Suggested practices:

Other things to note:

The hours of the day are also ruled by each of these creative planets! The years of life too are ruled over by these planets: for example, the first 7 years of life are ruled by the Sun. A time when you are growing and expanding and developing a conscious, expressive personality. 7-14 is ruled by the Moon; a time of emotional development when the inner world is beginning to form, and so on. See the book recommendation in the fourth point below for more on this.

In yogic practices, our fingers represent the planetary energies: there are variations amongst schools of yoga, but in Kundalini yoga they are as follows. Index finger is Jupiter; middle finger is Saturn; ring finger is Sun; little finger is Mercury. When we work with mudras (energy seals) we lock the thumb to a specific finger, or a part of the hand, to create an energetic circuit so we can amplify that energy in our body.

Each day is ruled by a planet; these planets have specific visual symbols called yantras in yoga. You can meditate on the specific yantra for the day as a yogic practice, or the colour associated with the planet. For more on that, click here: https://teach.yoga/days-of-the-week-planetary-yantras/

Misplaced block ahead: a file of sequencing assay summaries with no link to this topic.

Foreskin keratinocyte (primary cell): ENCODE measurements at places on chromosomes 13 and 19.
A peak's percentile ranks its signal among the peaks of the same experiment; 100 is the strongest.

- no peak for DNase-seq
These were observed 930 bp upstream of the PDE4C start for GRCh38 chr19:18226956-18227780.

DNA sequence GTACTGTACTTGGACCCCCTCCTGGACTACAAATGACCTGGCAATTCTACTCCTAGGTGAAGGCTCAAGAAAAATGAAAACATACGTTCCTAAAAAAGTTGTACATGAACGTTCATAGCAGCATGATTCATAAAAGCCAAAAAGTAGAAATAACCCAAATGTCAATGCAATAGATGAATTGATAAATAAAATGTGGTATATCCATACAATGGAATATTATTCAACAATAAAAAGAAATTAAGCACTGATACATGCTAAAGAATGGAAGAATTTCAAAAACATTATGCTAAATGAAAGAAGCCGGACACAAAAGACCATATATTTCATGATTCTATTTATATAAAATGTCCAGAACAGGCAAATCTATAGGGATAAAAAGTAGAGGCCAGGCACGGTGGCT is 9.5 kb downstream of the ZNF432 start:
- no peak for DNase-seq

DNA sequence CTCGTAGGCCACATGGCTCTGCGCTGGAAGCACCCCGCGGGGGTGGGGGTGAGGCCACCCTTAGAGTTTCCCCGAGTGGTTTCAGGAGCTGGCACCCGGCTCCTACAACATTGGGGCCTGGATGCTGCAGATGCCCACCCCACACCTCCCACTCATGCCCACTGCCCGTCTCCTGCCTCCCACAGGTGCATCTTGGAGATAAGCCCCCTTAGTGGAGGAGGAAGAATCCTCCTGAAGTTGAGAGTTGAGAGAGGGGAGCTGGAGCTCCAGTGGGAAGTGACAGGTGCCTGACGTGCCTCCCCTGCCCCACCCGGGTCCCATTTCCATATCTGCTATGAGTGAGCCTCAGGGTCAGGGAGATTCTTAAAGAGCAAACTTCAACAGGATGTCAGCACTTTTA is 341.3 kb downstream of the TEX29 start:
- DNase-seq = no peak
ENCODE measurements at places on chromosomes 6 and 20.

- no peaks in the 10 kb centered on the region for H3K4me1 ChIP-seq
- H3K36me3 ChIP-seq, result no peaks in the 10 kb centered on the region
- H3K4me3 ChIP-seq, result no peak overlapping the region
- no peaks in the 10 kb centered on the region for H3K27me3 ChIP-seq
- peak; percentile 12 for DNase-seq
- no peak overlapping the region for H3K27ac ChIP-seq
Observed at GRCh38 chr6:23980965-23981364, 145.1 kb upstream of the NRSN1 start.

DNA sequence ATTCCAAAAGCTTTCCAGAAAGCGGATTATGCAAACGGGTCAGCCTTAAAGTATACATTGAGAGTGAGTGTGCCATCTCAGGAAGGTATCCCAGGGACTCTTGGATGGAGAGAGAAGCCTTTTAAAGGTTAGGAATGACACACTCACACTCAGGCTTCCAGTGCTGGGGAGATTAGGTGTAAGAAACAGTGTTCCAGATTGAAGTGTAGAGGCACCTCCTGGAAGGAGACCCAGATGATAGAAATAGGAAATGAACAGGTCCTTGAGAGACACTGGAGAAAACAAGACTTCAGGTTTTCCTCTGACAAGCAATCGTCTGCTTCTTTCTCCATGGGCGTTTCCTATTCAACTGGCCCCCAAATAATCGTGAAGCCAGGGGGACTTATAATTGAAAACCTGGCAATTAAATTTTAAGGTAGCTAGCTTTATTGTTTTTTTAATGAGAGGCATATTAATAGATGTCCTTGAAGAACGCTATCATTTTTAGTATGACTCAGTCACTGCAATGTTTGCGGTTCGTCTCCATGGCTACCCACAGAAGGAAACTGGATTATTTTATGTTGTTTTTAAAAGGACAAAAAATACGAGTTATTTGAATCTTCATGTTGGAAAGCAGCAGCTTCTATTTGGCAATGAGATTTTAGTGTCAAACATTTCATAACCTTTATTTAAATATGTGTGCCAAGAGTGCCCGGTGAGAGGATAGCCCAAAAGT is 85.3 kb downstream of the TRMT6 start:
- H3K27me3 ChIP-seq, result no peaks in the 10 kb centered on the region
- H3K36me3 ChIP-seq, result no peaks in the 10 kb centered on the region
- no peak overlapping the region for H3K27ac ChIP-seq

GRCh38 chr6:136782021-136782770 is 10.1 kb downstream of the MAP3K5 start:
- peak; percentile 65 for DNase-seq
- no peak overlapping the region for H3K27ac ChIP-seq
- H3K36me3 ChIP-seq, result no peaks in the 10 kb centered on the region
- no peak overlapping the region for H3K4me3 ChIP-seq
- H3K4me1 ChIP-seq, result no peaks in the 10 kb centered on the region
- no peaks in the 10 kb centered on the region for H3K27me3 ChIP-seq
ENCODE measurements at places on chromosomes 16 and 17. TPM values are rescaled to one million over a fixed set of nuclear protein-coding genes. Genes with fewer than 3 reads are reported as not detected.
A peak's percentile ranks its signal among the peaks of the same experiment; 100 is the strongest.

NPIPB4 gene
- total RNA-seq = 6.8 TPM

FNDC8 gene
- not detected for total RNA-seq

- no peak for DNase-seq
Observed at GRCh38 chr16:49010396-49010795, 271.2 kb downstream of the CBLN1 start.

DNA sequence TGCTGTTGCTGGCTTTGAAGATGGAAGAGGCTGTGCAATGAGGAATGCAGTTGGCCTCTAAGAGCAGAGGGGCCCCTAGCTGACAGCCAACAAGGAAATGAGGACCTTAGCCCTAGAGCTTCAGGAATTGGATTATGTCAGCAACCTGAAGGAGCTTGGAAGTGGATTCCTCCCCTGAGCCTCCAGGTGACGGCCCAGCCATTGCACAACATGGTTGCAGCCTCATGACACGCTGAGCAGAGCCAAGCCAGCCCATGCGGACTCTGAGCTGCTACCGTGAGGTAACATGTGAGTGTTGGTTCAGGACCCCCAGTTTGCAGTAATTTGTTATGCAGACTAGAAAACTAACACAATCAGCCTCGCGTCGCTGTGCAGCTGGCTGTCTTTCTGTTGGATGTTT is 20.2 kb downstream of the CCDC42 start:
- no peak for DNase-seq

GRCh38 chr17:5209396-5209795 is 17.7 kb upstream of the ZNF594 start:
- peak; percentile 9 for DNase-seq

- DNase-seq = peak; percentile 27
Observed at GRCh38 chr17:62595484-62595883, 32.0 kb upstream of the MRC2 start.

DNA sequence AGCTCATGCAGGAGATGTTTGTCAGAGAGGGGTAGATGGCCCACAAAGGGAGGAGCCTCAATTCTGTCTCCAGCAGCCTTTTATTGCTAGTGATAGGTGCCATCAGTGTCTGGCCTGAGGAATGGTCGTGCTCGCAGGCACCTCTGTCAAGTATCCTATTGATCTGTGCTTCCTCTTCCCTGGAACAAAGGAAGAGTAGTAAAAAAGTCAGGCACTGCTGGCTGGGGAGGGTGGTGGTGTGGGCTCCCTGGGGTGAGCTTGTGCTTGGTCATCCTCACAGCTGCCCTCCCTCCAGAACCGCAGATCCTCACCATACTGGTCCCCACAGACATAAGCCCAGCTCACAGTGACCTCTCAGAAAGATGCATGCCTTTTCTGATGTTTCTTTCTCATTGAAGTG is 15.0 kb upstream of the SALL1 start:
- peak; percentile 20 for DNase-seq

We all follow the seven days but…the day you were born becomes YOUR Sunday. If you were born on a Tuesday, Tuesday is your Sunday. Wednesday then is your Monday, Thursday then is your Tuesday and so on. These teachings come from universal Kabbalah and are deeply fascinating. For more on that, I highly recommend the book by Dr Michael Joseph Levry called ‘Lifting the Veil’.

And, of course, Kundalini Yoga has a rich tradition of working with gongs to enhance meditation. There are planetary gongs which are attuned to the planetary frequencies and can be used to potentise the energy of a given day.

I am currently teaching a course on this topic at my Wednesday & Thursday classes: we practice kriyas and meditations that complement the given day we are studying. Come and join us!  http://www.yogawhite.com/